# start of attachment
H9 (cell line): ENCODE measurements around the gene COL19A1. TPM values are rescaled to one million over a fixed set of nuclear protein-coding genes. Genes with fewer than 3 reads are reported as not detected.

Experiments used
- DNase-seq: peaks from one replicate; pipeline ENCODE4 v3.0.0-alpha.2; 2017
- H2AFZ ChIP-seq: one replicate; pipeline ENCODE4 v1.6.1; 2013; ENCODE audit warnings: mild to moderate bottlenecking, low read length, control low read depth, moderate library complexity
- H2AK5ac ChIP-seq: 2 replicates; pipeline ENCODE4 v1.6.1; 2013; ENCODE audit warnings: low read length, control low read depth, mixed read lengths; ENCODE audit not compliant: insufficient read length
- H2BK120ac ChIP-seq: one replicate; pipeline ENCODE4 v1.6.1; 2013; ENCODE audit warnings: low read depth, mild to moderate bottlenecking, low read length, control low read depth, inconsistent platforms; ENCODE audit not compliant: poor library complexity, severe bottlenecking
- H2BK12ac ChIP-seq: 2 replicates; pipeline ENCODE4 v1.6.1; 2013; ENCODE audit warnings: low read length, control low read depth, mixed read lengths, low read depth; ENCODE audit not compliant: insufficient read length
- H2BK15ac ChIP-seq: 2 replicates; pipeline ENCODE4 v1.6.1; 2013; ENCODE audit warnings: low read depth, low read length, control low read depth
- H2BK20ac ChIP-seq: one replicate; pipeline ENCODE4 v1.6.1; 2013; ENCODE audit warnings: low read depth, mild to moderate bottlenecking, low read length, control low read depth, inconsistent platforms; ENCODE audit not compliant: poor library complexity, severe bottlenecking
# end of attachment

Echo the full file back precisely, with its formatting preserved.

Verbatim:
H9 (cell line): ENCODE measurements around the gene COL19A1. TPM values are rescaled to one million over a fixed set of nuclear protein-coding genes. Genes with fewer than 3 reads are reported as not detected.

Experiments used
- DNase-seq: peaks from one replicate; pipeline ENCODE4 v3.0.0-alpha.2; 2017
- H2AFZ ChIP-seq: one replicate; pipeline ENCODE4 v1.6.1; 2013; ENCODE audit warnings: mild to moderate bottlenecking, low read length, control low read depth, moderate library complexity
- H2AK5ac ChIP-seq: 2 replicates; pipeline ENCODE4 v1.6.1; 2013; ENCODE audit warnings: low read length, control low read depth, mixed read lengths; ENCODE audit not compliant: insufficient read length
- H2BK120ac ChIP-seq: one replicate; pipeline ENCODE4 v1.6.1; 2013; ENCODE audit warnings: low read depth, mild to moderate bottlenecking, low read length, control low read depth, inconsistent platforms; ENCODE audit not compliant: poor library complexity, severe bottlenecking
- H2BK12ac ChIP-seq: 2 replicates; pipeline ENCODE4 v1.6.1; 2013; ENCODE audit warnings: low read length, control low read depth, mixed read lengths, low read depth; ENCODE audit not compliant: insufficient read length
- H2BK15ac ChIP-seq: 2 replicates; pipeline ENCODE4 v1.6.1; 2013; ENCODE audit warnings: low read depth, low read length, control low read depth
- H2BK20ac ChIP-seq: one replicate; pipeline ENCODE4 v1.6.1; 2013; ENCODE audit warnings: low read depth, mild to moderate bottlenecking, low read length, control low read depth, inconsistent platforms; ENCODE audit not compliant: poor library complexity, severe bottlenecking